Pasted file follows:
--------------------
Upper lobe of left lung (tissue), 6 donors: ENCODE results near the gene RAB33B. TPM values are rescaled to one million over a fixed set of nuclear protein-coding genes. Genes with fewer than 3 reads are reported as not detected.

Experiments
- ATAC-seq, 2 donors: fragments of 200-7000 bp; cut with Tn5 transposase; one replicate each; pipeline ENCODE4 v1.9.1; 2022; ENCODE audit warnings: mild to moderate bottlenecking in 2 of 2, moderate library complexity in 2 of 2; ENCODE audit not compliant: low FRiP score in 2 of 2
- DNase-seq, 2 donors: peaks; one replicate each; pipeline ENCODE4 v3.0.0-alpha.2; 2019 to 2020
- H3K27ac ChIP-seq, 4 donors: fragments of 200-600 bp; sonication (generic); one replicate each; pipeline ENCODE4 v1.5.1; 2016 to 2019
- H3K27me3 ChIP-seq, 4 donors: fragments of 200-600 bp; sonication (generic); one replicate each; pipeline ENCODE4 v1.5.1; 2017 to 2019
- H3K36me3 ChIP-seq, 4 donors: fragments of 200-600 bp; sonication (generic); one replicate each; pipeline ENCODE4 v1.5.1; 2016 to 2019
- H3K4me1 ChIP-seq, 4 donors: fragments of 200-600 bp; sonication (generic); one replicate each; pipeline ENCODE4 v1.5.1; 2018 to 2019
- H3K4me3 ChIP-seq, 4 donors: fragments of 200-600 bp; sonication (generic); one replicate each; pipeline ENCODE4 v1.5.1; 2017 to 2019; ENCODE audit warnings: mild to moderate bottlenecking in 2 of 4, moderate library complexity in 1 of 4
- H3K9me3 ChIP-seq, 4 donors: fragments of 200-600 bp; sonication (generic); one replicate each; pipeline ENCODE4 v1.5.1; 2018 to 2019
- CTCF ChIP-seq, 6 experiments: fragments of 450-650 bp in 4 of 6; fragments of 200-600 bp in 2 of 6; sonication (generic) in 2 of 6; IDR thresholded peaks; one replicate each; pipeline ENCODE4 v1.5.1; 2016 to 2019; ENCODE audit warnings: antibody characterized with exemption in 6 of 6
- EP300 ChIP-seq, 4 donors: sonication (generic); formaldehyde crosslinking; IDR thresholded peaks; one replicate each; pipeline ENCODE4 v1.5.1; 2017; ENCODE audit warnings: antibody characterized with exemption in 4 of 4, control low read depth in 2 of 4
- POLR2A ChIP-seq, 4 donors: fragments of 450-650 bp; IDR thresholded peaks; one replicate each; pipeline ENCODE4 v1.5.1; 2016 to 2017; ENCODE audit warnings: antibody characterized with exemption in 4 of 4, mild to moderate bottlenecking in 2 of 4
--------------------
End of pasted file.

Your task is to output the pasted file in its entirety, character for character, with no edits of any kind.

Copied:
Upper lobe of left lung (tissue), 6 donors: ENCODE results near the gene RAB33B. TPM values are rescaled to one million over a fixed set of nuclear protein-coding genes. Genes with fewer than 3 reads are reported as not detected.

Experiments
- ATAC-seq, 2 donors: fragments of 200-7000 bp; cut with Tn5 transposase; one replicate each; pipeline ENCODE4 v1.9.1; 2022; ENCODE audit warnings: mild to moderate bottlenecking in 2 of 2, moderate library complexity in 2 of 2; ENCODE audit not compliant: low FRiP score in 2 of 2
- DNase-seq, 2 donors: peaks; one replicate each; pipeline ENCODE4 v3.0.0-alpha.2; 2019 to 2020
- H3K27ac ChIP-seq, 4 donors: fragments of 200-600 bp; sonication (generic); one replicate each; pipeline ENCODE4 v1.5.1; 2016 to 2019
- H3K27me3 ChIP-seq, 4 donors: fragments of 200-600 bp; sonication (generic); one replicate each; pipeline ENCODE4 v1.5.1; 2017 to 2019
- H3K36me3 ChIP-seq, 4 donors: fragments of 200-600 bp; sonication (generic); one replicate each; pipeline ENCODE4 v1.5.1; 2016 to 2019
- H3K4me1 ChIP-seq, 4 donors: fragments of 200-600 bp; sonication (generic); one replicate each; pipeline ENCODE4 v1.5.1; 2018 to 2019
- H3K4me3 ChIP-seq, 4 donors: fragments of 200-600 bp; sonication (generic); one replicate each; pipeline ENCODE4 v1.5.1; 2017 to 2019; ENCODE audit warnings: mild to moderate bottlenecking in 2 of 4, moderate library complexity in 1 of 4
- H3K9me3 ChIP-seq, 4 donors: fragments of 200-600 bp; sonication (generic); one replicate each; pipeline ENCODE4 v1.5.1; 2018 to 2019
- CTCF ChIP-seq, 6 experiments: fragments of 450-650 bp in 4 of 6; fragments of 200-600 bp in 2 of 6; sonication (generic) in 2 of 6; IDR thresholded peaks; one replicate each; pipeline ENCODE4 v1.5.1; 2016 to 2019; ENCODE audit warnings: antibody characterized with exemption in 6 of 6
- EP300 ChIP-seq, 4 donors: sonication (generic); formaldehyde crosslinking; IDR thresholded peaks; one replicate each; pipeline ENCODE4 v1.5.1; 2017; ENCODE audit warnings: antibody characterized with exemption in 4 of 4, control low read depth in 2 of 4
- POLR2A ChIP-seq, 4 donors: fragments of 450-650 bp; IDR thresholded peaks; one replicate each; pipeline ENCODE4 v1.5.1; 2016 to 2017; ENCODE audit warnings: antibody characterized with exemption in 4 of 4, mild to moderate bottlenecking in 2 of 4